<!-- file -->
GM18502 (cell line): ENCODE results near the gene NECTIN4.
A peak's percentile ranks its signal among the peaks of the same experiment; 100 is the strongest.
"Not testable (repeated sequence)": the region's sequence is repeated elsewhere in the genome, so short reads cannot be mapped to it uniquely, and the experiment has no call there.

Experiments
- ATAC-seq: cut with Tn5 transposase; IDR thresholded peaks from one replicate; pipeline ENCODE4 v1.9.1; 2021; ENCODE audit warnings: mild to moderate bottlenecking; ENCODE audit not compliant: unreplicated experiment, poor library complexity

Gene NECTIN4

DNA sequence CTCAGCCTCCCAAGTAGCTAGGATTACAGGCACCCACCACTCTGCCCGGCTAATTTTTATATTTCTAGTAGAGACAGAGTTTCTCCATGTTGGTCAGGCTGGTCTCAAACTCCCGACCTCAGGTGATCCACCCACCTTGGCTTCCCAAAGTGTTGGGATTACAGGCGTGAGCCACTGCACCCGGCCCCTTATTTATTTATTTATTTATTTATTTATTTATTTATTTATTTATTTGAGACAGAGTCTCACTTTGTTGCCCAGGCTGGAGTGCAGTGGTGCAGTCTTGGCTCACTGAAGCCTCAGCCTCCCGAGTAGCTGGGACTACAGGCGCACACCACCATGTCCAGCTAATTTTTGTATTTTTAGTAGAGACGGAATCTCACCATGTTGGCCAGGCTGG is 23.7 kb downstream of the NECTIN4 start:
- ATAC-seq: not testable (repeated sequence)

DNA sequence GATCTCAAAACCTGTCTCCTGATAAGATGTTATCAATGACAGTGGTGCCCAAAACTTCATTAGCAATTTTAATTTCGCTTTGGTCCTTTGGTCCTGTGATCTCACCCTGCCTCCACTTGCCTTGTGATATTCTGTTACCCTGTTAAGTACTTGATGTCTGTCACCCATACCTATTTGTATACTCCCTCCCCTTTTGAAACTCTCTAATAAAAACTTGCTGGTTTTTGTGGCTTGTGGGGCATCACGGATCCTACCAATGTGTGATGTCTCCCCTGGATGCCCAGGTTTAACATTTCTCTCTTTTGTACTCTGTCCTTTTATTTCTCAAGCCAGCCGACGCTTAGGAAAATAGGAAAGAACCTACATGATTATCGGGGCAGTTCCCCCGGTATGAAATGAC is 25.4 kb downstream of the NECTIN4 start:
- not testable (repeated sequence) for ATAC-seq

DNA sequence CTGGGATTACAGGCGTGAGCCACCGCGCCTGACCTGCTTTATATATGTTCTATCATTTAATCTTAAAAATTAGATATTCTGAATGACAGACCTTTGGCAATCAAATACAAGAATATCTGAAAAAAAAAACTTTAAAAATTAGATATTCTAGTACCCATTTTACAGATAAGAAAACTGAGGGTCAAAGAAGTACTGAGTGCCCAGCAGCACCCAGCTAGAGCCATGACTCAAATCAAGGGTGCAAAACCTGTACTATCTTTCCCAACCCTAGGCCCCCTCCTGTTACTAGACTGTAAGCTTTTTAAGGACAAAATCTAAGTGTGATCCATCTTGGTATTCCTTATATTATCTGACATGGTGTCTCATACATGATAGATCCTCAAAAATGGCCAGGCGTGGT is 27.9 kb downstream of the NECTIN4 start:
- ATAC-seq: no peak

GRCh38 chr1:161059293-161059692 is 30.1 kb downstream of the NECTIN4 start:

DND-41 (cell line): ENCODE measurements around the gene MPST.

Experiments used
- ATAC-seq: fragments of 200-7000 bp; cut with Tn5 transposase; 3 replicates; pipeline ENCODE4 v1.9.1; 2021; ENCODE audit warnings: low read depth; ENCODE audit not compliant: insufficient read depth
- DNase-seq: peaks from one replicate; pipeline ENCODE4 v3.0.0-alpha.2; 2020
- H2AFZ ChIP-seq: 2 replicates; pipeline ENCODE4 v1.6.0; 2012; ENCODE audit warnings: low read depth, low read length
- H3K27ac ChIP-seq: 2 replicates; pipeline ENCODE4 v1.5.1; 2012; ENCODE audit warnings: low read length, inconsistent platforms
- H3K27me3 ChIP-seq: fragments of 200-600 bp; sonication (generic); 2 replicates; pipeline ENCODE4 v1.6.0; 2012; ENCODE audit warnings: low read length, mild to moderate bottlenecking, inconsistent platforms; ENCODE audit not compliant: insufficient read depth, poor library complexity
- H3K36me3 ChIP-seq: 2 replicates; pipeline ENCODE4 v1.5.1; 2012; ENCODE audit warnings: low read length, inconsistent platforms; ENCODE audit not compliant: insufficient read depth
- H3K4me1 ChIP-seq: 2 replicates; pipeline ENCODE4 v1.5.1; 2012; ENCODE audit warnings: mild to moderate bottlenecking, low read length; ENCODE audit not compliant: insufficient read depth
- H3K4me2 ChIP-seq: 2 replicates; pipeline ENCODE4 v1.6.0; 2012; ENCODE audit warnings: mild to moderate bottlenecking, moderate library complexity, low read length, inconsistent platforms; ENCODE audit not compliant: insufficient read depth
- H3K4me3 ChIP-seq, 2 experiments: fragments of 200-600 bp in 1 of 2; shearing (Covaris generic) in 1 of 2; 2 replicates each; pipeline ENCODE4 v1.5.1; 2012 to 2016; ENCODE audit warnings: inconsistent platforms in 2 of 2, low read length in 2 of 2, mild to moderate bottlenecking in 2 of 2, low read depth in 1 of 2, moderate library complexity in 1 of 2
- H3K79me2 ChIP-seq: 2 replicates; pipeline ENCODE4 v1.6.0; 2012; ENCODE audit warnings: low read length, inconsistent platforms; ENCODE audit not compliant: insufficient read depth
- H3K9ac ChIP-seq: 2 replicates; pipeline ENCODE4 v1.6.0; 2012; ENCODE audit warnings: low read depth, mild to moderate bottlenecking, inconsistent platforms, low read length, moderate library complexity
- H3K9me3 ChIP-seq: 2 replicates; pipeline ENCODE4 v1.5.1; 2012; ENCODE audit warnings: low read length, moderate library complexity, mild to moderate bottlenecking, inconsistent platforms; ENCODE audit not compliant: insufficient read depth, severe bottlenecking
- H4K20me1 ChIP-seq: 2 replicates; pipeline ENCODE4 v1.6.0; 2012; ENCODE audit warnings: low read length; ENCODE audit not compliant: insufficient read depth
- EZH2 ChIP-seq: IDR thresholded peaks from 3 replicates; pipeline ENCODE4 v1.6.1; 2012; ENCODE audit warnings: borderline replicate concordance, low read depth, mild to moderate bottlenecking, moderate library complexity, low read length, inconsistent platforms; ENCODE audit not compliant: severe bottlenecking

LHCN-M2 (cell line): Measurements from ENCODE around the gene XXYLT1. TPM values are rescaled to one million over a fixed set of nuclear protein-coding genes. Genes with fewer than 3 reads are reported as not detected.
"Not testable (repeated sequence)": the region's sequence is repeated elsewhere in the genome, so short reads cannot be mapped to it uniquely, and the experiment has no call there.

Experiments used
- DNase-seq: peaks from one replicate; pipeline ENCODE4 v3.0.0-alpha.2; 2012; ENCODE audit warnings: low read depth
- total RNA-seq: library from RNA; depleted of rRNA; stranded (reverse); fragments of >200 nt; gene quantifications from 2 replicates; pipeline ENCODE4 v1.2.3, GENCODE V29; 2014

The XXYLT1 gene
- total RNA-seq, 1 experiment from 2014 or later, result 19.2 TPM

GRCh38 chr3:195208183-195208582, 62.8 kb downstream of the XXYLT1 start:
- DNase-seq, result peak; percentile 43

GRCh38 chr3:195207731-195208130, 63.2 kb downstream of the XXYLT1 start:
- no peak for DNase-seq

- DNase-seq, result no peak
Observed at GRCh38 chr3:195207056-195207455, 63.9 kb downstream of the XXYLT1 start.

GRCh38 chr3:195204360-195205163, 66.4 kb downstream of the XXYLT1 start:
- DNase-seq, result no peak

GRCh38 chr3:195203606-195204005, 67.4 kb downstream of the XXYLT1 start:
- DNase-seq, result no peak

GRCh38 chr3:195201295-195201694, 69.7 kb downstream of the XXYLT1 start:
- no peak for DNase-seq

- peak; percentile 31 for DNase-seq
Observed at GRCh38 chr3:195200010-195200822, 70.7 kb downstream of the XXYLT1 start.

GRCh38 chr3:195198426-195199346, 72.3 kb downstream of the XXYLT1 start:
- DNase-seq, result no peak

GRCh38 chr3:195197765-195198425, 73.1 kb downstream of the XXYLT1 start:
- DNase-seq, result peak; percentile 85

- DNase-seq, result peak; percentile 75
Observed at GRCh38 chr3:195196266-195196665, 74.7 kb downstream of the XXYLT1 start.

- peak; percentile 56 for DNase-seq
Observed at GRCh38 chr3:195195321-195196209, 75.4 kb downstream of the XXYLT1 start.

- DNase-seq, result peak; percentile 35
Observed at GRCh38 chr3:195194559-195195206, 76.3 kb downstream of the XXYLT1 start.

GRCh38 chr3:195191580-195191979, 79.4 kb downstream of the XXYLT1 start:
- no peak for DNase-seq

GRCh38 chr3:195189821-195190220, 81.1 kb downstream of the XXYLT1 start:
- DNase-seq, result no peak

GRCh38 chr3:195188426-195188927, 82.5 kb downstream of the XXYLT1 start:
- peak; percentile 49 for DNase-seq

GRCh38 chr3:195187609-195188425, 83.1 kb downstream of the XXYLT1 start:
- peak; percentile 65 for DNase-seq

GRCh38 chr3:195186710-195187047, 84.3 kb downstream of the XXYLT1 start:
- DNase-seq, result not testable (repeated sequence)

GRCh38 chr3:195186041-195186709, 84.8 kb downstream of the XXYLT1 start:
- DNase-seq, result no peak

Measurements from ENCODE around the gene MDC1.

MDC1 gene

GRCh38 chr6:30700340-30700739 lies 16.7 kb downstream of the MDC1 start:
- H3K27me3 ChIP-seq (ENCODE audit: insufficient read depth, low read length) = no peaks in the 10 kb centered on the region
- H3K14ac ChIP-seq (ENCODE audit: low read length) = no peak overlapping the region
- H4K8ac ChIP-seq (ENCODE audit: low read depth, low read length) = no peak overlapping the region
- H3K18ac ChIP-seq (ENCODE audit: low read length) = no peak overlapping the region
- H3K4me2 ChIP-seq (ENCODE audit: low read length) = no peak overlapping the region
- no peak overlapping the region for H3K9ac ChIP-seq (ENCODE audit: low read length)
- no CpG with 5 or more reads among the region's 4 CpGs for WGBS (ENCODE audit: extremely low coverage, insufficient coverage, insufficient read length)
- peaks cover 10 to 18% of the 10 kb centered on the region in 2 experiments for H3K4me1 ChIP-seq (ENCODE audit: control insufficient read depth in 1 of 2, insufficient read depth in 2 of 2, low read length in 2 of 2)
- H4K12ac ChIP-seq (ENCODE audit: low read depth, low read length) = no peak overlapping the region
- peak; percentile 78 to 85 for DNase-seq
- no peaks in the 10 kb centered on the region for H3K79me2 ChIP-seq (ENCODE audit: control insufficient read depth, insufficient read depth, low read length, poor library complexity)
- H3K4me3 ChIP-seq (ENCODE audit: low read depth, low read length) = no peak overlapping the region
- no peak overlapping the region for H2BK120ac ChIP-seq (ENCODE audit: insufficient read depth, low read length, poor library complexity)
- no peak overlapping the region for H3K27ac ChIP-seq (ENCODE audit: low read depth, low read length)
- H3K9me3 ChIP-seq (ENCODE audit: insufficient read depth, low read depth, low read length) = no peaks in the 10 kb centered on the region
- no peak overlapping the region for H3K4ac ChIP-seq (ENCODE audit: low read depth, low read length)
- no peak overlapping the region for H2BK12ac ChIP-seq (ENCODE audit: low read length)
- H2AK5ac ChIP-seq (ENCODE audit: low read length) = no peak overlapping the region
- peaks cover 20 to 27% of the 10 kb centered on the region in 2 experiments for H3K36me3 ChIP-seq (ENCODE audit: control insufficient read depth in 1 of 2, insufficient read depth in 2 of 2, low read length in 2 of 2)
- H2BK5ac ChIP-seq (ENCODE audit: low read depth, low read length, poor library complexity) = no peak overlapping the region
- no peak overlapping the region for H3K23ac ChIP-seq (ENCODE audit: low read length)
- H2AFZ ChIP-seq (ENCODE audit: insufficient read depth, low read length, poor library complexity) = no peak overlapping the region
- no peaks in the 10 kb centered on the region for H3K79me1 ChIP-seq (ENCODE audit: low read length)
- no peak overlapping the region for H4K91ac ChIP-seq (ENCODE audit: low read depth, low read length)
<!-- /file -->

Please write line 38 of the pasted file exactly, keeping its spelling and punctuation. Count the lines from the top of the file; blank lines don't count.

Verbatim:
- DNase-seq, result peak; percentile 43